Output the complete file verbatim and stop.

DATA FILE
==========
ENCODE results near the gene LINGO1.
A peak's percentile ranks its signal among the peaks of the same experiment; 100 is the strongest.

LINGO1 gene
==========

ENCODE results near the gene LINGO1.
A peak's percentile ranks its signal among the peaks of the same experiment; 100 is the strongest.

LINGO1 gene